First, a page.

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Site: http://phys.org/space-news/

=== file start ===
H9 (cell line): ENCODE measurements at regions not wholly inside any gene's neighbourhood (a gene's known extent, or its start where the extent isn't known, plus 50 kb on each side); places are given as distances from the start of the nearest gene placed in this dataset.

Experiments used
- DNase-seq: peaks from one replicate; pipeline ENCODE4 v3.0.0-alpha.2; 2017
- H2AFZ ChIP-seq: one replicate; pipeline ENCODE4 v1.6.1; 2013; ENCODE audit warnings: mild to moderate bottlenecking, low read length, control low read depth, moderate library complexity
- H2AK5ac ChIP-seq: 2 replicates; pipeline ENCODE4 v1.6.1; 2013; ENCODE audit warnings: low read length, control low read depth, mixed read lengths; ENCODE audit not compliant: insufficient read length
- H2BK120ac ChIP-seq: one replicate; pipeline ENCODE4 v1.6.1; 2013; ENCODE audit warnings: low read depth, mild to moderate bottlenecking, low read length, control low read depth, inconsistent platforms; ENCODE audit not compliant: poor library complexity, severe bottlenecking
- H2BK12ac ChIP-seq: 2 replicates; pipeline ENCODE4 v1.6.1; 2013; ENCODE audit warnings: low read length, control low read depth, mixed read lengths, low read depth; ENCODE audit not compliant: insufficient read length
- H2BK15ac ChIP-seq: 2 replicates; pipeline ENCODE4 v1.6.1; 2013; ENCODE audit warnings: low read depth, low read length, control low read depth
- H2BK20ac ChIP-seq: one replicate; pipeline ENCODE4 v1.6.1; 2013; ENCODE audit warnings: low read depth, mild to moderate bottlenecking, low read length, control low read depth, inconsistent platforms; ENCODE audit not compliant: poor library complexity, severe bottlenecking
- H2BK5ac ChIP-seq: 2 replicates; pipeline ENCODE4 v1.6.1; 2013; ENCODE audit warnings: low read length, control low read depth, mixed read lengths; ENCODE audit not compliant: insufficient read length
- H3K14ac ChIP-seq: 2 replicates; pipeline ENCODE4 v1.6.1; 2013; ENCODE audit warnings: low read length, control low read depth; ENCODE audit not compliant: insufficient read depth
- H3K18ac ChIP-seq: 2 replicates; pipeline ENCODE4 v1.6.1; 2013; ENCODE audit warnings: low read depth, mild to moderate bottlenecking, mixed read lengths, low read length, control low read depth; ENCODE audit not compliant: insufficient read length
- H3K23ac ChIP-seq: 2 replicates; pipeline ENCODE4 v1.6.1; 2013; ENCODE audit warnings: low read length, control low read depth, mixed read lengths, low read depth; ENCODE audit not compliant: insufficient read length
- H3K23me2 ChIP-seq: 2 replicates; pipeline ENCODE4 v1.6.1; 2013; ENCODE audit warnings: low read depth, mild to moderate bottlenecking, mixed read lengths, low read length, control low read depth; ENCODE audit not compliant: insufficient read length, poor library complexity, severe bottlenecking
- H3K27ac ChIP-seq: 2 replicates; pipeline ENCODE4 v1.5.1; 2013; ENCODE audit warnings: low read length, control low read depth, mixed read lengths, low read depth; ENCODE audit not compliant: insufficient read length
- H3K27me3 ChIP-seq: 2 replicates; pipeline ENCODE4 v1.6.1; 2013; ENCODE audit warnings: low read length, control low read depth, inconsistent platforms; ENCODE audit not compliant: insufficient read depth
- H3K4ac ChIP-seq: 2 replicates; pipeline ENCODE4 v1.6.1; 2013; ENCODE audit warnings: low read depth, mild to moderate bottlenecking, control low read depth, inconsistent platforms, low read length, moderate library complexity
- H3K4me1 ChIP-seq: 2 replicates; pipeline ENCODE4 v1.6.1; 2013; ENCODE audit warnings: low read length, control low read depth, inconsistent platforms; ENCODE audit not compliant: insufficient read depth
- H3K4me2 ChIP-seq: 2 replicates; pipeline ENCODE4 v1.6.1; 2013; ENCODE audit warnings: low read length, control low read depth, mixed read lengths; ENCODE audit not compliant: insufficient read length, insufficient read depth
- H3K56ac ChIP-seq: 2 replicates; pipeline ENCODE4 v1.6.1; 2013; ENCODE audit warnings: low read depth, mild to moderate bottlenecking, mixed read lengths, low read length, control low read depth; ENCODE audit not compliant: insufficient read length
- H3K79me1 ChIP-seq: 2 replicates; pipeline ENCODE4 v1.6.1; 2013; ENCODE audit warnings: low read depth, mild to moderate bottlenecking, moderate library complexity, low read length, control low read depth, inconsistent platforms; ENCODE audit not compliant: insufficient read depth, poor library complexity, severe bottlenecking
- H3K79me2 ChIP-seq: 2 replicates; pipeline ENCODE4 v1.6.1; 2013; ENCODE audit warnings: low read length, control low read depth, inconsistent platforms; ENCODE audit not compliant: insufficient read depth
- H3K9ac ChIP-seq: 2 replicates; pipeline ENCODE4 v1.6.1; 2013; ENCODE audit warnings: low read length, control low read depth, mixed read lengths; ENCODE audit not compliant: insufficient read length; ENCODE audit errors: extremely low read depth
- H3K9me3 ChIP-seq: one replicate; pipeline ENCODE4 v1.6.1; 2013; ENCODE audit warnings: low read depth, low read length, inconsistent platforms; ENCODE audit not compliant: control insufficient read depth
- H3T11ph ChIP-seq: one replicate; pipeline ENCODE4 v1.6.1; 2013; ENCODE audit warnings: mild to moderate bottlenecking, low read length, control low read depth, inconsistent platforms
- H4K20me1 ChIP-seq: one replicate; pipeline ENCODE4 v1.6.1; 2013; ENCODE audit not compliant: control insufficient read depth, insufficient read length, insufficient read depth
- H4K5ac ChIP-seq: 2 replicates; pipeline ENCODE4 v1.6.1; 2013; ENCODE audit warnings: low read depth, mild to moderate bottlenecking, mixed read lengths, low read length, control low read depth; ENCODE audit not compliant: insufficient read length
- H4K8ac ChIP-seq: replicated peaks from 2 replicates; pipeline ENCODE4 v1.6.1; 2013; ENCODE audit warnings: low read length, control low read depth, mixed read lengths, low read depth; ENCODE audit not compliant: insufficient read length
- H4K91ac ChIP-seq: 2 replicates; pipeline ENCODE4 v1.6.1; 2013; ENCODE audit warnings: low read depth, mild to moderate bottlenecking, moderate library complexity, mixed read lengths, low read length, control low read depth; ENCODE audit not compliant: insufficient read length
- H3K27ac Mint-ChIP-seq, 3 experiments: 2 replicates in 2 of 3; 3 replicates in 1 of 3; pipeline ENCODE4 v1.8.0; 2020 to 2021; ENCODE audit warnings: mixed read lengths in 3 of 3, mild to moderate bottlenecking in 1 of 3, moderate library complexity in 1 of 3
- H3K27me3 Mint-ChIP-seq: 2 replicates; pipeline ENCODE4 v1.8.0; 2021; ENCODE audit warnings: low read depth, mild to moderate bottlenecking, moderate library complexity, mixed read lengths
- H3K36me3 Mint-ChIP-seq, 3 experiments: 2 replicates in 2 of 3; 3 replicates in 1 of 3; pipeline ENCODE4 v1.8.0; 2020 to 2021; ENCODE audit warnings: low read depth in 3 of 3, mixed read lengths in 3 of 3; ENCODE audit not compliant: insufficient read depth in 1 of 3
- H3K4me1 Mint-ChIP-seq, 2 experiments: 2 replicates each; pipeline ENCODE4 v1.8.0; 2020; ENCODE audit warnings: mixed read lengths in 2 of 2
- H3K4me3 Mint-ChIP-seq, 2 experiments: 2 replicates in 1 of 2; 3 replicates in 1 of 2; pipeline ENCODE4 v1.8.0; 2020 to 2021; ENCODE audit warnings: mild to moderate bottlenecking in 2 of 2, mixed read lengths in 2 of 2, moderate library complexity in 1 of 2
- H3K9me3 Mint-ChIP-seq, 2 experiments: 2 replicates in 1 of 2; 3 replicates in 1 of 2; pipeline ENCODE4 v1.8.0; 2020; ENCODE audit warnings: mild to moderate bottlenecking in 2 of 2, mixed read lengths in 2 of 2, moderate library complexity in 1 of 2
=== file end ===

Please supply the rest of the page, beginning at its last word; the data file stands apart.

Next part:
The research, made possible by cutting-edge AAO instrumentation, means that astronomers can now classify galaxies according to their physical properties rather than human interpretation of a galaxy's appearance. For the past 200 years, telescopes have been capable of observing galaxies beyond our own galaxy, the Milky Way. Only a few were visible to begin with but as telescopes became more powerful, more galaxies were discovered, making it crucial for astronomers to come up with a way to consistently group different types of galaxies together. In 1926, the famous American astronomer Edwin Hubble refined a system that classified galaxies into categories of spiral, elliptical, lenticular or irregular shape. This system, known as the Hubble sequence, is the most common way of classifying galaxies to this day. Despite its success, the criteria on which the Hubble scheme is based are subjective, and only indirectly related to the physical properties of galaxies. This has significantly hampered attempts to identify the evolutionary pathways followed by different types of galaxies as they slowly change over billions of years. Dr Luca Cortese, from The University of Western Australia node of the International Centre for Radio Astronomy Research (ICRAR), said the world's premier astronomical facilities are now producing surveys consisting of hundreds of thousands of galaxies rather than the hundreds that Hubble and his contemporaries were working with. "We really need a way to classify galaxies consistently using instruments that measure physical properties rather than a time consuming and subjective technique involving human interpretation," he said. In a study led by Dr Cortese, a team of astronomers has used a technique known as Integral Field Spectroscopy to quantify how gas and stars move within galaxies and reinterpret the Hubble sequence as a physically based two-dimensional classification system. "Thanks to the development of new technologies, we can map in great detail the distribution and velocity of different components of galaxies. Then, using this information we're able to determine the overall angular momentum of a galaxy, which is the key physical quantity affecting how the galaxy will evolve over billions of years. "Remarkably, the galaxy types described by the Hubble scheme appear to be determined by two primary properties of galaxies–mass and angular momentum. This provides us with a physical interpretation for the well known Hubble sequence whilst removing the subjectiveness and bias of a visual classification based on human perception rather than actual measurement." The new study involved 488 galaxies observed by the 3.9m Anglo Australian Telescope in New South Wales and an instrument attached to the telescope called the Sydney-AAO Multi-object Integral-field spectrograph or 'SAMI'. The SAMI project, led by the University of Sydney and the ARC Centre of Excellence for All-sky Astrophysics (CAASTRO), aims to create one of the first large-scale resolved survey of galaxies, measuring the velocity and distribution of gas and stars of different ages in thousands of systems. "Australia has a lot of expertise with this type of astronomy and is really at the forefront of what's being done," said Professor Warrick Couch, Director of the Australian Astronomical Observatory and CAASTRO Partner Investigator. "For the SAMI instrument we succeeded in putting 61 optical fibres within a distance that's less than half the width of a human hair. "That's no small feat, it's making this type of work possible and attracting interest from astronomers and observatories from around the world." Future upgrades of the instrument are planned that will allow astronomers to obtain even sharper maps of galaxies and further their understanding of the physical processes shaping the Hubble sequence. "As we get better at doing this and the instruments we're using are upgraded, we should be able to look for the physical triggers that cause one type of galaxy to evolve into another—that's really exciting stuff," Dr Cortese said. More information: The SAMI Galaxy Survey: the link between angular momentum and optical morphology. arxiv.org/abs/1608.00291